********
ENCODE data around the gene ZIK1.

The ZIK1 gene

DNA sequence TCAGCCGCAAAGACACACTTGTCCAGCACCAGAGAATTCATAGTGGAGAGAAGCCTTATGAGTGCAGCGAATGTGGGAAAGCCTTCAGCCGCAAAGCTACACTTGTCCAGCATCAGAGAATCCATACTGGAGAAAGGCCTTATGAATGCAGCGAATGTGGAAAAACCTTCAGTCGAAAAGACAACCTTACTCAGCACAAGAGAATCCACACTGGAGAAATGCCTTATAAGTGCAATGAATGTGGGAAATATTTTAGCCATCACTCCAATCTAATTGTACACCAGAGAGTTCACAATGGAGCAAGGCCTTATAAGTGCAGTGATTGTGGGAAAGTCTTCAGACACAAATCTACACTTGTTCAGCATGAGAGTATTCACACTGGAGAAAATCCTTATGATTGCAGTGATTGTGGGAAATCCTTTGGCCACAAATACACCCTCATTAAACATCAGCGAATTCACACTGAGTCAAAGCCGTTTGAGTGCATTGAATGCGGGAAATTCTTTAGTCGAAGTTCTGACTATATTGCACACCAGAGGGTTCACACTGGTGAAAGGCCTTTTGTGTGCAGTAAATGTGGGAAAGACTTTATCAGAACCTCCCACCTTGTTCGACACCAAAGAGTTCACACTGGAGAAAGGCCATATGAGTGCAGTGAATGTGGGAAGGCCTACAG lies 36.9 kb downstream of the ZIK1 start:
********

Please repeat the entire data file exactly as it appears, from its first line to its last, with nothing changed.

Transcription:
ENCODE data around the gene ZIK1.

The ZIK1 gene

DNA sequence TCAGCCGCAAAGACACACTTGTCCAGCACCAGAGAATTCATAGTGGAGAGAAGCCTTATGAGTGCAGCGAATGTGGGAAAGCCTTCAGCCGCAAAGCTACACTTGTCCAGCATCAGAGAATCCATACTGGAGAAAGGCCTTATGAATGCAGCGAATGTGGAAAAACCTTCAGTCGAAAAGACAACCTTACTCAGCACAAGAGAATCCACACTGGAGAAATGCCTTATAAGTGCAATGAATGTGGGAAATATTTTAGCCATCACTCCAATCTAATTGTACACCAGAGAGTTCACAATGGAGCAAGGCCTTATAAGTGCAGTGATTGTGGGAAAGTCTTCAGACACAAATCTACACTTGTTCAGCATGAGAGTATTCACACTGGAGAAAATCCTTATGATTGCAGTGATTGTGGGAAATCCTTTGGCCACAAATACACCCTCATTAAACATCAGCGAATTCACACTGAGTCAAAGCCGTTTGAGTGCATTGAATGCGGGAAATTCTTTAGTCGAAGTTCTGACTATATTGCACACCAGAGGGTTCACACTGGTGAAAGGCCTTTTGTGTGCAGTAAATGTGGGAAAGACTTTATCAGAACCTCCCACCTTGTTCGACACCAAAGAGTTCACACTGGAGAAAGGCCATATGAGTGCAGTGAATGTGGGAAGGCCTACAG lies 36.9 kb downstream of the ZIK1 start: